For the fifth straight year, there won’t be a Stanley Cup parade in Pittsburgh. But let’s be real here: Considering the Championship droughts that some teams face, the fact that the Penguins won in 2009 and have made the playoffs each season since 2007 should be reason enough to feel good about the state of the franchise, right?
Penguins fans are often perceived as being spoiled, and having a sense of entitlement, and that might be true, but it reflects the team culture itself. The fans feed off of what they see and hear from players and management, and the Penguins organization certainly can’t be described as humble. Too many times over the past few years there has been a sense that the team feels they can turn it on whenever they want and have success, that their talent will carry them through. The players consistently cite a lack of desperation in their game. It’s a troubling assessment. What happened to that drive that should fuel competitive athletes? Are they talented? Yes. But talent alone seldom wins anything. The lack of accountability, the lack of push-back and preparation falls on the coach, and he will very likely pay the price.
Time for a Coaching Change?
Teams fire their coaches all the time. Every year, 29 teams don’t win the Cup, and 15 teams get eliminated from the playoffs. Why does it seem like the sky is falling every time that happens to the Penguins? Despite his recent choke-job in the postseason, many people still believe Sidney Crosby is the best player in the world, or at least in the top two. His teammate Evgeni Malkin isn’t far behind him. How often, in the salary cap era, can you have two of the very best players in the world on your team? So many franchises struggle year after year, hoping to get their transcendent talent that will turn things around. So many teams fail to even sniff the playoffs with any consistency. Little is expected of them. Ask teams like the Panthers, or the Sabres, or the Flames or the Maple Leafs what it’s little to toil in futility. Ask the Sharks, or the Blues or the Canucks how much that one generational player may have pushed them over the edge.
High expectations are usually a surefire route to disappointment. When a team employs highly skilled players, more is expected of them. The Penguins don’t just have highly skilled players. They have that generational talent. Not just one guy, but two. In their primes. They’ve won one Cup. You can’t blame the fans for wanting more. Crosby and Malkin won’t be in the primes forever. What are the chances that in ten years the Pens will have anything close to the talent they have now? Nothing is guaranteed, and we all know how injuries can rob teams and players of success. No one knows this more than the Penguins. So when the team is healthy, you can’t help but hope they go on a run. But save for 2011 when Crosby and Malkin were both injured, this team has fallen way short of expectations, whether those expectations are realistic or not.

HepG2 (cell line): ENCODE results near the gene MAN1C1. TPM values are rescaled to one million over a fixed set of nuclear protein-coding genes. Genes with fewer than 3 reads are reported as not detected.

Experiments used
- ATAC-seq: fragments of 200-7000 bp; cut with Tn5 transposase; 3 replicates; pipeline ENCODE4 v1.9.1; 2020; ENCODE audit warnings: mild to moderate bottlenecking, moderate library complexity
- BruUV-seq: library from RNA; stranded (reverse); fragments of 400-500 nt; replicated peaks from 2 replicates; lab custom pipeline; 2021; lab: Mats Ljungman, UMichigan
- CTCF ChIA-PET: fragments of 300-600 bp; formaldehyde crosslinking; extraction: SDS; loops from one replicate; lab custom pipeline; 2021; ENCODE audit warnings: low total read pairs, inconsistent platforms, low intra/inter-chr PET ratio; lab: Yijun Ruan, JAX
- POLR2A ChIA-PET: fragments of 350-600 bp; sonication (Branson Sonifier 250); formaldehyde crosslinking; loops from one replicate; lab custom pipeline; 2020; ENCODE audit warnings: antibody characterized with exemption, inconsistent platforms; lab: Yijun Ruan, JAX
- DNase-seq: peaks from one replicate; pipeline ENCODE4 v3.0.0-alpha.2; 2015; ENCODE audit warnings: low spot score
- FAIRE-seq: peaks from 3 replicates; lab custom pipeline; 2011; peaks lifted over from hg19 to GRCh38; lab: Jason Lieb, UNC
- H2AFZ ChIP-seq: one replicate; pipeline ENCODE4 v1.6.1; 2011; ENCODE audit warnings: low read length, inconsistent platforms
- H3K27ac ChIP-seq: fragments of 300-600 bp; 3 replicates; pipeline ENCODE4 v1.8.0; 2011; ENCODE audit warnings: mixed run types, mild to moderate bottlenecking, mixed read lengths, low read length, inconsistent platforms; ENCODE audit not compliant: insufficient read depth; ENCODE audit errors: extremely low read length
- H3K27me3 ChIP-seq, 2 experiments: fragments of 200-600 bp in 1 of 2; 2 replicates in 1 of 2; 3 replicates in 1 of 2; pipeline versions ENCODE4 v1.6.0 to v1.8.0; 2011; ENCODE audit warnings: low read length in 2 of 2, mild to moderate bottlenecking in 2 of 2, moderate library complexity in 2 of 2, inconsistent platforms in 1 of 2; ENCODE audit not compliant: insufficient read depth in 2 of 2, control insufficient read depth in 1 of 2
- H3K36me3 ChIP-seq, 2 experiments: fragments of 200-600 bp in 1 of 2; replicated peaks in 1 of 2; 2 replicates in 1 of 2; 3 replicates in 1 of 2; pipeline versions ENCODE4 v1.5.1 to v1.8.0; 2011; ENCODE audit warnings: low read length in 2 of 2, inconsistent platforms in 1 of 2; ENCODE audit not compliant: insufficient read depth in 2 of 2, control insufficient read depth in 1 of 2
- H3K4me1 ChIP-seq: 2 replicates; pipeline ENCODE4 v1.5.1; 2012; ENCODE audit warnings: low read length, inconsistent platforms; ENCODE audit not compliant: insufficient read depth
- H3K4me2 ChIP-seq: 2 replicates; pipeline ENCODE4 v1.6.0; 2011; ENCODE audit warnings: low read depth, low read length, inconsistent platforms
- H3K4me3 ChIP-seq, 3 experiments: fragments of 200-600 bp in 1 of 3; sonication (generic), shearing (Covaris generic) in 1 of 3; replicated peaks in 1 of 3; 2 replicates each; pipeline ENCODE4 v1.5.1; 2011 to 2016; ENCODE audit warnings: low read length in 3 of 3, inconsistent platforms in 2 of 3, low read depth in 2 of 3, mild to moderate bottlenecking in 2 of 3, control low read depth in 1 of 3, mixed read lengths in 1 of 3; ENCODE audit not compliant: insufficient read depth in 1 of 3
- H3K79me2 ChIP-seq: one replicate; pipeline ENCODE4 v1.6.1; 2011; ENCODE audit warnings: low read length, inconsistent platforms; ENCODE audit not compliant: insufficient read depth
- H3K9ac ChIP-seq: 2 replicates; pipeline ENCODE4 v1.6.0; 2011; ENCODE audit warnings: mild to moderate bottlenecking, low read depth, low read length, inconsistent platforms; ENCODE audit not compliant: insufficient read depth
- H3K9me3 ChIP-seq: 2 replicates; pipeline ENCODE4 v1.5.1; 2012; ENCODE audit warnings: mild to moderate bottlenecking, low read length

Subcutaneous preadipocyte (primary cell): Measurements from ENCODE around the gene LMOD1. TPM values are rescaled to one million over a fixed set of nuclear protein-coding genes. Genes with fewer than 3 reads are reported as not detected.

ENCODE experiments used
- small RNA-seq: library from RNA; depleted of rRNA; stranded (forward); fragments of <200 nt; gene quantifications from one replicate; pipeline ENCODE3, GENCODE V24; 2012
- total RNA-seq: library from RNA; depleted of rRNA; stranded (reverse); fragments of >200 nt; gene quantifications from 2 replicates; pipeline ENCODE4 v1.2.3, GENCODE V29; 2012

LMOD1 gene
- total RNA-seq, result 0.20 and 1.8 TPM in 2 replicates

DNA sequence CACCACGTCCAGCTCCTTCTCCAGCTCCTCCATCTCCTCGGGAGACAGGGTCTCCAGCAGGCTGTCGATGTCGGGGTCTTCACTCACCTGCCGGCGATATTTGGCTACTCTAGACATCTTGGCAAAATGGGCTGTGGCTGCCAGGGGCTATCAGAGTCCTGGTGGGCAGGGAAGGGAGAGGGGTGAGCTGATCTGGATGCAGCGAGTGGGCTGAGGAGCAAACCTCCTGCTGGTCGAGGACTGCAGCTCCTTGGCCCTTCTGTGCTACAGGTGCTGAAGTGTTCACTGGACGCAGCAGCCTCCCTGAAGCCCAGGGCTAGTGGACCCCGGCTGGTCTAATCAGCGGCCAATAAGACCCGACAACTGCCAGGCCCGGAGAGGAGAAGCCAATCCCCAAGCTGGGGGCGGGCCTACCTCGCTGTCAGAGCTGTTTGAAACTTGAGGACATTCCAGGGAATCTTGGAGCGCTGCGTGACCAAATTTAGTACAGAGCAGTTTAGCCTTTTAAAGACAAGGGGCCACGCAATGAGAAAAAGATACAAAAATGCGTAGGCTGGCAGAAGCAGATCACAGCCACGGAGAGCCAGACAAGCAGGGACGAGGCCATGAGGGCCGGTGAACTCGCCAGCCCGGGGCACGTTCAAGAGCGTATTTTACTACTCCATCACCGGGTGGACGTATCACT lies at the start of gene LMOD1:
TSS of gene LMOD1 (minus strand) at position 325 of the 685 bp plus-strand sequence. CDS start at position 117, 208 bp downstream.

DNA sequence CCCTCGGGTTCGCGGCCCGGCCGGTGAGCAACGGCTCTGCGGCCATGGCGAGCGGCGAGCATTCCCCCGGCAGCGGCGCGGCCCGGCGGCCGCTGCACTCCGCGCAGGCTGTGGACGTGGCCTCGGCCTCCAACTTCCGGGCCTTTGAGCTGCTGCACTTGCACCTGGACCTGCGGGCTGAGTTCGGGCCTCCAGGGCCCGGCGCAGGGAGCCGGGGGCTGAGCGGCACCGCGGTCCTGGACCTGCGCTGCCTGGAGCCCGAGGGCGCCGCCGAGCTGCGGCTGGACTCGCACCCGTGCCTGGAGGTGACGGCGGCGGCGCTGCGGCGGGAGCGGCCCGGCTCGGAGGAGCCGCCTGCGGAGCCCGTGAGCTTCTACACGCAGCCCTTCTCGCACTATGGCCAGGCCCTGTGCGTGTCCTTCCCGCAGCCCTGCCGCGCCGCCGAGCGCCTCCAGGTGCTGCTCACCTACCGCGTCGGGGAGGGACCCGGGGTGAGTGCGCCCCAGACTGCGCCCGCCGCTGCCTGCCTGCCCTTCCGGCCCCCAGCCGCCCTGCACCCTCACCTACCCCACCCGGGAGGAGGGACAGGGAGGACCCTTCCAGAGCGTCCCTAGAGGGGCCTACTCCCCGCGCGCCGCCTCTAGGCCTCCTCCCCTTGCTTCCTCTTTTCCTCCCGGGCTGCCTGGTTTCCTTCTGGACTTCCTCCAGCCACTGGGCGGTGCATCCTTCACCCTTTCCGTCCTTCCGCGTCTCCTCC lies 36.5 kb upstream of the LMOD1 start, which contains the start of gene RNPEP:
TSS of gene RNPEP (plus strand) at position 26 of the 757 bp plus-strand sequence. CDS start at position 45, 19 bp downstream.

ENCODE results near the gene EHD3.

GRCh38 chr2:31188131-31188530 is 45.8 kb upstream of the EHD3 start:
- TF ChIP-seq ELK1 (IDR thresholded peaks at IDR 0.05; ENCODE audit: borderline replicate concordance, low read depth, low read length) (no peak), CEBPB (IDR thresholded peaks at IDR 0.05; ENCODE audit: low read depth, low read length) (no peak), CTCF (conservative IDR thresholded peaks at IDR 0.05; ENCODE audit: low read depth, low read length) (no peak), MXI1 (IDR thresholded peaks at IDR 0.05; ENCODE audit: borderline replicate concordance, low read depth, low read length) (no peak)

Are there Unrealistic Expectations?
The Penguins were not a Stanley Cup caliber team this year. Unlike last season when they loaded up at the trade deadline, the 2014 Penguins weren’t deep enough to win it all. Anyone who knows hockey would agree. Why weren’t the Penguins stars surrounded by the right talent to win it all? Bad contracts to guys such as Rob Scuderi and Kris Letang are part of the problem. But then again, there were some moments when the Penguins looked like they could beat anyone. But those moments were few and far between. There was something missing this season. Something has been missing since 2009. It’s up to management and players to figure that out.
Penguins fans may be emotional and unreasonable at times, but they all understand one thing: we’re wasting a lot of time. The early 2000’s were dreadful for this franchise, and it could easily go back to that after Crosby and Malkin retire. So now is the time. Now we have the talent. It takes a lot to win a Cup. It takes the right mix of guys in the room, and it takes some luck. But the Penguins haven’t inspired any confidence that they could make that leap, that they have what it takes. And as each year goes by, so does another year toward the expiration date of the Penguins star players.
Are the Penguins Not as Good as we Think?
The ebbs and flows of sports suggest that a lull is in the Penguins future. They had Lemieux and Jagr, and got two Cups out of them. Then there was nothing. Now we’re in the next phase. How long will this phase last? There’s no telling. That’s why fans get mad. That’s why they boo. They know this won’t last forever. They know they could be the Sabres or the Maple Leafs. They’d rather be the Blackhawks, who have really figured out how to make the most of their talent.
“You could be the Capitals, who have a star and nothing to show for it”, some people might say. Yes that’s true. But Washington never quite had the core that the Penguins have enjoyed. One Cup isn’t good enough when you have arguably the best player in the world on your team.
Call us spoiled if you want. But we aren’t stupid. We’re wasting a gift. We’re wasting a privilege. We’re wasting something so many other teams are desperate for. We have superstars, and they’re being wasted. Perhaps the Penguins brass feel the same way. Whatever happens this summer will prove that. Even one more Cup with these guys would be great. It’s hard to win the Cup. It’s nearly impossible at times. But we have what everyone wants. Time to stop wasting it.
Marcy, a former hockey player, is a hockey correspondent on CTV News and TSN radio. She began her career as a Sports Journalist in 2009 and has been part of The Hockey Writers since 2010, where she is currently a senior writer and editor.